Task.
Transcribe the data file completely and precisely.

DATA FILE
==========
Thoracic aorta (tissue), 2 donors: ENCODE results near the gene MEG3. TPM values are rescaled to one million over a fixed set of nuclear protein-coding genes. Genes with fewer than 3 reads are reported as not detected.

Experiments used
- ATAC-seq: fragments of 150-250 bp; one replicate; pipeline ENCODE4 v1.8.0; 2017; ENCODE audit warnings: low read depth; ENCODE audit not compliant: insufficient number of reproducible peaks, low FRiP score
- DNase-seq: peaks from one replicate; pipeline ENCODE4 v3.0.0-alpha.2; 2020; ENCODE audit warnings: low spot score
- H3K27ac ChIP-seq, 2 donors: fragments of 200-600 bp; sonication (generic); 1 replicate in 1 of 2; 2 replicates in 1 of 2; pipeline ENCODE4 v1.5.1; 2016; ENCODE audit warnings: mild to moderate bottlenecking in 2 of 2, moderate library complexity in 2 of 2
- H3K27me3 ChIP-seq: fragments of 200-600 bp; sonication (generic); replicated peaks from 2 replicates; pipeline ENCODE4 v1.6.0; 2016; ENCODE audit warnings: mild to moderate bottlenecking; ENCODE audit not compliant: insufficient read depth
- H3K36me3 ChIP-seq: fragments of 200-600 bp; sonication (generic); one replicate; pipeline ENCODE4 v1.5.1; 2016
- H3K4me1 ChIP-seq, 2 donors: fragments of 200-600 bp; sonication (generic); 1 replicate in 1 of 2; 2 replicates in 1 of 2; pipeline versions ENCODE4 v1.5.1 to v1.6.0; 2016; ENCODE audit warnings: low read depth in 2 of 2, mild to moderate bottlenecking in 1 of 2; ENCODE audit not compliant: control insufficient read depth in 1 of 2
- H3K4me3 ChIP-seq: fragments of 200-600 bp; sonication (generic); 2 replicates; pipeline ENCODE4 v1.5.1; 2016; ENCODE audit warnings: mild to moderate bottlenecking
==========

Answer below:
Thoracic aorta (tissue), 2 donors: ENCODE results near the gene MEG3. TPM values are rescaled to one million over a fixed set of nuclear protein-coding genes. Genes with fewer than 3 reads are reported as not detected.

Experiments used
- ATAC-seq: fragments of 150-250 bp; one replicate; pipeline ENCODE4 v1.8.0; 2017; ENCODE audit warnings: low read depth; ENCODE audit not compliant: insufficient number of reproducible peaks, low FRiP score
- DNase-seq: peaks from one replicate; pipeline ENCODE4 v3.0.0-alpha.2; 2020; ENCODE audit warnings: low spot score
- H3K27ac ChIP-seq, 2 donors: fragments of 200-600 bp; sonication (generic); 1 replicate in 1 of 2; 2 replicates in 1 of 2; pipeline ENCODE4 v1.5.1; 2016; ENCODE audit warnings: mild to moderate bottlenecking in 2 of 2, moderate library complexity in 2 of 2
- H3K27me3 ChIP-seq: fragments of 200-600 bp; sonication (generic); replicated peaks from 2 replicates; pipeline ENCODE4 v1.6.0; 2016; ENCODE audit warnings: mild to moderate bottlenecking; ENCODE audit not compliant: insufficient read depth
- H3K36me3 ChIP-seq: fragments of 200-600 bp; sonication (generic); one replicate; pipeline ENCODE4 v1.5.1; 2016
- H3K4me1 ChIP-seq, 2 donors: fragments of 200-600 bp; sonication (generic); 1 replicate in 1 of 2; 2 replicates in 1 of 2; pipeline versions ENCODE4 v1.5.1 to v1.6.0; 2016; ENCODE audit warnings: low read depth in 2 of 2, mild to moderate bottlenecking in 1 of 2; ENCODE audit not compliant: control insufficient read depth in 1 of 2
- H3K4me3 ChIP-seq: fragments of 200-600 bp; sonication (generic); 2 replicates; pipeline ENCODE4 v1.5.1; 2016; ENCODE audit warnings: mild to moderate bottlenecking